“The Quiet Hour, a pioneering Adventist radio ministry now focused on television and overseas evangelistic campaigns, received a Milestone Award at the National Religious Broadcasters Convention [in Nashville, Tennessee] for 70 years of gospel ministry.” The Loma Linda Broadcasting Network has recently launched a streaming Internet Arabic channel it hopes to expand to direct satellite transmission to the Middle East. “A lot of attendees inquired about the Arabic channel [and we] picked up 10 different partners”, according to Mark Kellner. As a result of the contacts made at the convention, Adventist program selection and lineup will greatly expand in the next six months.

“Adventist businessman and pastor Claude Richli hopes his Global Tithe Index Report will provide church treasurers and stewardship leaders with a tool to measure levels of giving among countries. [While no figures were included] this report indicates some previously dependent regions of the church are now achieving financial self-sufficiency.”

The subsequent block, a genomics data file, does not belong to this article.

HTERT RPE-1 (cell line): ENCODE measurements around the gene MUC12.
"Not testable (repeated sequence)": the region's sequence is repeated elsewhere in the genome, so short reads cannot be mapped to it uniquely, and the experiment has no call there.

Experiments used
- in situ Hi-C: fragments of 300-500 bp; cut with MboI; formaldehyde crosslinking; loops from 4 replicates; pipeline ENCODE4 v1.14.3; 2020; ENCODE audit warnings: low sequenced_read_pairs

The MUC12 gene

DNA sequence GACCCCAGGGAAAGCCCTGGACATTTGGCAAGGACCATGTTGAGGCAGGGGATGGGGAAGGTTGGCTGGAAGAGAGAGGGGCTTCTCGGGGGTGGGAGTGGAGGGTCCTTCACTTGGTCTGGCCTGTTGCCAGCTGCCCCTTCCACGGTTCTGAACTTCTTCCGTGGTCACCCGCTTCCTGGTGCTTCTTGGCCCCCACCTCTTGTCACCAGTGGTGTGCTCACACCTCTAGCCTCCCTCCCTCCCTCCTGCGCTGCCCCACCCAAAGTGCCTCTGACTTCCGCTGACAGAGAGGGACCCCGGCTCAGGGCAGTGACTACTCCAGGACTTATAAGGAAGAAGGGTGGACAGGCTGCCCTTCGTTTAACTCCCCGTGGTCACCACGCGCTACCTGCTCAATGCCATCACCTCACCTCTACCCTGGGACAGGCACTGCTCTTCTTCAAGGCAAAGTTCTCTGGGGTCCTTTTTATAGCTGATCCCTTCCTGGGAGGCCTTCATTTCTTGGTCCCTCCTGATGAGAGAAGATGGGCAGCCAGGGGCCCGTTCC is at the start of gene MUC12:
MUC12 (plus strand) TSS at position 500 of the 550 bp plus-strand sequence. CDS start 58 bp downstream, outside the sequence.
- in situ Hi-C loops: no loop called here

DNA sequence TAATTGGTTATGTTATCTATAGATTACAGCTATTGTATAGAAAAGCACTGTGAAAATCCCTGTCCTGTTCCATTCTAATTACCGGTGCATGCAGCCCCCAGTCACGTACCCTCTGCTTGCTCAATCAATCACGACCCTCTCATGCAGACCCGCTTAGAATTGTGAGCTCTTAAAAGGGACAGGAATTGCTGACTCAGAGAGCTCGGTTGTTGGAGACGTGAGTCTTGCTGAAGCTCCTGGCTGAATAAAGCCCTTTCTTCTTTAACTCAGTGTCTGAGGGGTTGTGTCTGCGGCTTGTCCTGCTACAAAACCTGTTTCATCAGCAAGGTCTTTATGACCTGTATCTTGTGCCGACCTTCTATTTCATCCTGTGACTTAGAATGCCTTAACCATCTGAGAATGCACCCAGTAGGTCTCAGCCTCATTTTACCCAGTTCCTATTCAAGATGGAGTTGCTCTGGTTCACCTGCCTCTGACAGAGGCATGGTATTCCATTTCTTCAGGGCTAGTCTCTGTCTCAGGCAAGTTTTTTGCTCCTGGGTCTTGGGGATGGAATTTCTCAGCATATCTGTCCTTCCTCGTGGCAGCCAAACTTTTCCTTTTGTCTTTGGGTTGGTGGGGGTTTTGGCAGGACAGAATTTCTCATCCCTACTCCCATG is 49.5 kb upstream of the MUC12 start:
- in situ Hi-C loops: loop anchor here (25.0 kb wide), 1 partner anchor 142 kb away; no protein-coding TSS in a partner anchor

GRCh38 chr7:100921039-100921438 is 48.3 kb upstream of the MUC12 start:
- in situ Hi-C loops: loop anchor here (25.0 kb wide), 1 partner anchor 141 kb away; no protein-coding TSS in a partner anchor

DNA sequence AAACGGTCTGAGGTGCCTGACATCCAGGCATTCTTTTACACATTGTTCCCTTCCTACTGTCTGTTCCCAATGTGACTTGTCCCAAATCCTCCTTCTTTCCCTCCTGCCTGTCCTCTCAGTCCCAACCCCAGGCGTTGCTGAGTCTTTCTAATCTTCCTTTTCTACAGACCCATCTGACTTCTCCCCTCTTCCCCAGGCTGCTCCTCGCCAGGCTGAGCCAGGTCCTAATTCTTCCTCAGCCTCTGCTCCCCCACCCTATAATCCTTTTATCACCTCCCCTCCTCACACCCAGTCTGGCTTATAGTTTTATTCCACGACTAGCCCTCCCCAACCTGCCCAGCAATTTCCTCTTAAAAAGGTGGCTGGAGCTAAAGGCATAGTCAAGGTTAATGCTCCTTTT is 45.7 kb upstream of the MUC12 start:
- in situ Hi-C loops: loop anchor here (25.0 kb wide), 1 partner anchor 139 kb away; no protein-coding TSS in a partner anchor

Tools of the Trade

Monte Sahlin reviews four Resources to “Tool” Us for Ministry. Seven Weeks to a Generous Life (General Conference Stewardship Department), Christianity and Islam (a new video resource produced by T. N. Mohan), We Believe (Pacific Press), and Unchristian by David Kinnaman are all Sahlin recommendations.


Kimberly Luste Maran in her essay, Zeal for Real, defines Christian zeal as “honestly, truly serving the Lord with . . . heart and mind. It might not be the roaring fire of some. It may be more of a quiet storm, a gentle flicker”.


An Impenetrable Mystery

Roy Adams is not successful in his attempt to shed light on an “impenetrable mystery”. When one assumes that God knows the beginning and the end of all things, how is this assumption compatible with Ellen White’s statement that “God permitted Jesus to come to earth ‘at the risk of failure and eternal loss’”? Was Ellen White an Arian–the belief that Jesus was not God? And if Jesus was God–the Trinitarian position of the Adventist Church—how could He run “the risk of failure and eternal loss”?

Stop Human Trafficking, Now!

Mark A. Kellner suggests that we support ADRA, Not For Sale, and The Salvation Army in their attempts to end the sale and subsequent slavery of 800,000 women and children each year. In addition, “we Adventists can also ask our elected representatives to intervene and act. We can educate others in our churches and our communities. We must pray, without ceasing. This scourge must end; to allow it to continue his inexcusable”. Amen!


Andy Hanson is Professor of Education at Cal State University, Chico. His blog is Adventist Perspective.